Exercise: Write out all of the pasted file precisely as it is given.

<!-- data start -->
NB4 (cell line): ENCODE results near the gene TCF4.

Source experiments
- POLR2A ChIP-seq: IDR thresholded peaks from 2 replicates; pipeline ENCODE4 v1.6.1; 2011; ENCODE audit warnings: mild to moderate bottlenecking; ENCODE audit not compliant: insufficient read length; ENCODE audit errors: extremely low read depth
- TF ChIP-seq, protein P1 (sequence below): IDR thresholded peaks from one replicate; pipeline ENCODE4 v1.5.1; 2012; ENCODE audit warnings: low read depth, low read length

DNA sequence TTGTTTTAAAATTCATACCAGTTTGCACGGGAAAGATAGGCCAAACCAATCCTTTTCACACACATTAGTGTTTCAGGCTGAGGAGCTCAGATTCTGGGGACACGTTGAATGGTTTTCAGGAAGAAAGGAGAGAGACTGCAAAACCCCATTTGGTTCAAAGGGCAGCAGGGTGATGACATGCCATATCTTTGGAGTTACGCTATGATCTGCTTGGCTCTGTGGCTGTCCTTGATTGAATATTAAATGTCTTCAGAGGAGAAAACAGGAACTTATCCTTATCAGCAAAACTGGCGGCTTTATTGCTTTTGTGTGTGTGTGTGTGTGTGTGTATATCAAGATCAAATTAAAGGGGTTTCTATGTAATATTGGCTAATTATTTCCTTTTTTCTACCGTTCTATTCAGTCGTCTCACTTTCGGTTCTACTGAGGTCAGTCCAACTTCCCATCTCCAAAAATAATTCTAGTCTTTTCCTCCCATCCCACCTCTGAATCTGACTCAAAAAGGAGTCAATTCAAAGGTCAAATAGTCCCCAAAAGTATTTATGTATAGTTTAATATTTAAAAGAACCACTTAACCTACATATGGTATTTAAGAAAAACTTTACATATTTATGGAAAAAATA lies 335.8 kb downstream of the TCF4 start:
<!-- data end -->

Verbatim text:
NB4 (cell line): ENCODE results near the gene TCF4.

Source experiments
- POLR2A ChIP-seq: IDR thresholded peaks from 2 replicates; pipeline ENCODE4 v1.6.1; 2011; ENCODE audit warnings: mild to moderate bottlenecking; ENCODE audit not compliant: insufficient read length; ENCODE audit errors: extremely low read depth
- TF ChIP-seq, protein P1 (sequence below): IDR thresholded peaks from one replicate; pipeline ENCODE4 v1.5.1; 2012; ENCODE audit warnings: low read depth, low read length

DNA sequence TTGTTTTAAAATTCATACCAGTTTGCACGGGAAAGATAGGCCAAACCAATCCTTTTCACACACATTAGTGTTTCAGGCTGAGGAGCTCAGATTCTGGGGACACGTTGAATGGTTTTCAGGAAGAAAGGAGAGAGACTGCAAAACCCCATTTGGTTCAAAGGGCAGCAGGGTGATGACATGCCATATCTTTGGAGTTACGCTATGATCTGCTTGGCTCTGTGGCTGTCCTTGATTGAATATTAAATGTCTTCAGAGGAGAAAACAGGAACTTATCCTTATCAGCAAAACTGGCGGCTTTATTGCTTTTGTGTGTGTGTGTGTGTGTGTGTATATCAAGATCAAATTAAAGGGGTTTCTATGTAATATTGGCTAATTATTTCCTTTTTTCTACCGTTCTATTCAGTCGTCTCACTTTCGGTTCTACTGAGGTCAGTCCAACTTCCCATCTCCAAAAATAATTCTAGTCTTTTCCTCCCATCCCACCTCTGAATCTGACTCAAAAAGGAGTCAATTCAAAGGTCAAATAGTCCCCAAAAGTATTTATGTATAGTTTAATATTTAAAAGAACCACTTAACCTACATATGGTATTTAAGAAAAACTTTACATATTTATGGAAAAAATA lies 335.8 kb downstream of the TCF4 start: